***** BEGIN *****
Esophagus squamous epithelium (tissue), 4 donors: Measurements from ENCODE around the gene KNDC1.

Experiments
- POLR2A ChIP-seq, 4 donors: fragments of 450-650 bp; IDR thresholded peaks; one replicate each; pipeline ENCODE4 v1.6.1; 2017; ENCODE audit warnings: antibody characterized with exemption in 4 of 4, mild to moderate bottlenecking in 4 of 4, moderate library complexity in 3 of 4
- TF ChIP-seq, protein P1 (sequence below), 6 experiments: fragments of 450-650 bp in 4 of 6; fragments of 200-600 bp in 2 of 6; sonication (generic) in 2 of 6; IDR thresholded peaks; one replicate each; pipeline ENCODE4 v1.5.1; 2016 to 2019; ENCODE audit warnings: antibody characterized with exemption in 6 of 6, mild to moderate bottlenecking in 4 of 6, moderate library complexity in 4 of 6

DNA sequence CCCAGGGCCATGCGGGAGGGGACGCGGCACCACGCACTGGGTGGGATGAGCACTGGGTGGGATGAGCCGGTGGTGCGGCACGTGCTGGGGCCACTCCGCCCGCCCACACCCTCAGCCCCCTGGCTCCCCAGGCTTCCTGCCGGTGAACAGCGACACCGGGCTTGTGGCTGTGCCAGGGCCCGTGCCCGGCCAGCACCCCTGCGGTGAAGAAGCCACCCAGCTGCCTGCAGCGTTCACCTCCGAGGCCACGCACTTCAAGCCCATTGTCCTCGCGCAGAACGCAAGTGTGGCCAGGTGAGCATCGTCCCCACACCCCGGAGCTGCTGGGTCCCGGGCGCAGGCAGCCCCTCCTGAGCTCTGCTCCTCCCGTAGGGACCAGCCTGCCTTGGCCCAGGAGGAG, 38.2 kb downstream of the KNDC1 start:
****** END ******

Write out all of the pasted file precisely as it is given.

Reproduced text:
Esophagus squamous epithelium (tissue), 4 donors: Measurements from ENCODE around the gene KNDC1.

Experiments
- POLR2A ChIP-seq, 4 donors: fragments of 450-650 bp; IDR thresholded peaks; one replicate each; pipeline ENCODE4 v1.6.1; 2017; ENCODE audit warnings: antibody characterized with exemption in 4 of 4, mild to moderate bottlenecking in 4 of 4, moderate library complexity in 3 of 4
- TF ChIP-seq, protein P1 (sequence below), 6 experiments: fragments of 450-650 bp in 4 of 6; fragments of 200-600 bp in 2 of 6; sonication (generic) in 2 of 6; IDR thresholded peaks; one replicate each; pipeline ENCODE4 v1.5.1; 2016 to 2019; ENCODE audit warnings: antibody characterized with exemption in 6 of 6, mild to moderate bottlenecking in 4 of 6, moderate library complexity in 4 of 6

DNA sequence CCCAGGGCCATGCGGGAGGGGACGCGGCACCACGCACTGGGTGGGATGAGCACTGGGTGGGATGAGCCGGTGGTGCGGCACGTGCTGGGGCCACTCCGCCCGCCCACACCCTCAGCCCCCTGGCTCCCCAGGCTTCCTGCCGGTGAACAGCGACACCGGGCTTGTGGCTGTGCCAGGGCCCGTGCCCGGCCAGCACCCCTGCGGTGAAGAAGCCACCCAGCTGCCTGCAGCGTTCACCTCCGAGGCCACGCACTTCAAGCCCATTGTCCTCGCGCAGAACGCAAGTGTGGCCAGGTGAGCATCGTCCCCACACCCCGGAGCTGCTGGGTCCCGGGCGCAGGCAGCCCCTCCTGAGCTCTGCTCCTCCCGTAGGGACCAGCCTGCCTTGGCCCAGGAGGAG, 38.2 kb downstream of the KNDC1 start: